Patients who had been resuscitated after cardiac arrest due to ventricular fibrillation were randomly assigned to undergo therapeutic hypothermia with a target temperature of 32°C to 34°C in the bladder over 24 hours. Those patients were compared with others who received standard treatment at normal temperatures. More than half of the hypothermia group had favorable outcomes compared with only about a third in the traditional treatment group.

    These results were a turning point, according to Drs. Katz and Merchant.

    Five years ago, the American Heart Association formally recommended the use of induced hypothermia in the very patient population studied by those European and Australian researchers. After all, “there are still hundreds of thousands of patients who suffer permanent neurological deficits and death after brain ischemia from cardiac arrest, stroke, near drowning, and traumatic brain injury,” according to a news release at the University of Pennsylvania, which is offering an inaugural workshop this fall on hypothermia training.

    So why is the cooling technique used only by about one of every five centers in the United States, if that?

    As Dr. Katz himself noted, conservative estimates put that figure at about 17 percent, with only about half that percentage of EMS units employing hypothermia measures during transport.

    The movement toward hypothermia comes at a time when there is renewed debate on scoop-and-run transport, which has been showing up in EMT blogs and listserv comments. Because saline solution usually is part of hypothermia induction, it can present a barrier to wider use of hypothermia during transport. Intravenous fluid application, along with intubation needed for ventilation, remains controversial at some centers. It became a point for possible discussion, for example, on the EM Media RSS feed “Medworm,” which featured the scientific editorial, “Prehospital Cooling in Cardiac Arrest — The Next Frontier?” (Scand J Trauma Resusc Emerg Med 2009;17[1]:54.)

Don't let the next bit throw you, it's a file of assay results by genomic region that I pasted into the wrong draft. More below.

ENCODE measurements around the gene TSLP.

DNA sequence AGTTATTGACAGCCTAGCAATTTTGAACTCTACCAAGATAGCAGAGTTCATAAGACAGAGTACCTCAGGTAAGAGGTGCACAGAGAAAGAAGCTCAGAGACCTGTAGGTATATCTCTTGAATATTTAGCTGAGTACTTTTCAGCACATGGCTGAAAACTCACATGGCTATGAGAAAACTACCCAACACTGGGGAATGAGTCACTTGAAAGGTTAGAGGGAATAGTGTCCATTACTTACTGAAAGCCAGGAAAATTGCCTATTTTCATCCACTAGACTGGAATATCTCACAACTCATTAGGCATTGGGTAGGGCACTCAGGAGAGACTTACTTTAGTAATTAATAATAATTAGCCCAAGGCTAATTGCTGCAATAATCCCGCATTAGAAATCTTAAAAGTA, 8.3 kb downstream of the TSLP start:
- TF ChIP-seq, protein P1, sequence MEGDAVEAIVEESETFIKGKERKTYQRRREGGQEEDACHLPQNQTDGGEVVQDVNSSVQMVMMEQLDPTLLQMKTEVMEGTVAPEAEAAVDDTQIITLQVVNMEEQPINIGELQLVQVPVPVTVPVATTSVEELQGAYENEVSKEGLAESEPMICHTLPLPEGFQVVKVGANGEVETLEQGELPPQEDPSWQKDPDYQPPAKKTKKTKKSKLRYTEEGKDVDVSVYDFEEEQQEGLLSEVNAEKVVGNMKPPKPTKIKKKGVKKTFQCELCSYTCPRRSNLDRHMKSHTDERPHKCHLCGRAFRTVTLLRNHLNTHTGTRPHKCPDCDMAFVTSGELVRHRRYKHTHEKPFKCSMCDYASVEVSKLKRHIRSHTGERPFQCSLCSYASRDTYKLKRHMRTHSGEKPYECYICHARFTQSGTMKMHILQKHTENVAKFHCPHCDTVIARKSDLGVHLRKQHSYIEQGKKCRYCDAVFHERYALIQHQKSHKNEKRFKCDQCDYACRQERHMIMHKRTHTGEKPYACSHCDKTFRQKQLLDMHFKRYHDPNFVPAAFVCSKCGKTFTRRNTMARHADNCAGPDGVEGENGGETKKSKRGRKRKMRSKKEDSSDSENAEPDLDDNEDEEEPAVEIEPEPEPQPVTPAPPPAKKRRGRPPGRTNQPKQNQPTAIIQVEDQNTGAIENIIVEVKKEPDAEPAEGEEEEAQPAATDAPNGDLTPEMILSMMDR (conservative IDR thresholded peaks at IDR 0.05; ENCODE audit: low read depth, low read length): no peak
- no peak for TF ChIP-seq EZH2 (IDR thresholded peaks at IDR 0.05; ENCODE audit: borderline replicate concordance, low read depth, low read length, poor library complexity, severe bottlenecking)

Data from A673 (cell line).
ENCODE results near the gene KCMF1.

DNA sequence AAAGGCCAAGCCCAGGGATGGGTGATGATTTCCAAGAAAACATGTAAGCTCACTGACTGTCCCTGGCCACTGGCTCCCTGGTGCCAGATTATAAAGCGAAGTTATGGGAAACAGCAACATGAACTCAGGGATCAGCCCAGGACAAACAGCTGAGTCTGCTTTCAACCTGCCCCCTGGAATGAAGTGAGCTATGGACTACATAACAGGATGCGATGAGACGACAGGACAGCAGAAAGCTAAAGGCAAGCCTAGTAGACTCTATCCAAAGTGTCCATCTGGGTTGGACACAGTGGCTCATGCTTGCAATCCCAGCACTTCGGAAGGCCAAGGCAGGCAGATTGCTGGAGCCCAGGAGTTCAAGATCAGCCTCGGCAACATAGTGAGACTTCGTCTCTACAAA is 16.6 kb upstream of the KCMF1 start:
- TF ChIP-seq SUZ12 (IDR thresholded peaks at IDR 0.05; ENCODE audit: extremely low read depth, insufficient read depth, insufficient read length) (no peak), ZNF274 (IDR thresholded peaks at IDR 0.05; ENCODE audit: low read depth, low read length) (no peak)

In the spring, the Agency for Healthcare Research and Quality began a quest to improve what was seen as the gap between research findings to improve practice and implementation of those improvements. This gap, dubbed the “quality chasm,” is being addressed in part by research conducted in a series of primary care settings known as the Practice Partner Research Network. Early findings show the quality chasm cannot be overcome in most instances without institutional programs that involve audit and feedback as well as participatory planning activities. (Jt Comm J Qual Patient Saf 2008;34[7]:379.)

    Dr. Katz arrived at similar findings from personal experience. Every change needs a champion to promote new methodology; buy-in from a wide range of participants is necessary, too, and it can take time to cultivate, he observed.

    Dr. Merchant said she hopes many more training sessions will be held so hypothermia use increases, fanning out across the country, even into more rural areas. “I feel very passionately about this,” she said. And, as she pointed out, she is pretty easy to reach for anyone who wants information on the procedure. “I don't mind answering any question at all,” she said.

    Comments about this article? Write to EMN at[email protected].

    © 2009 Lippincott Williams & Wilkins, Inc.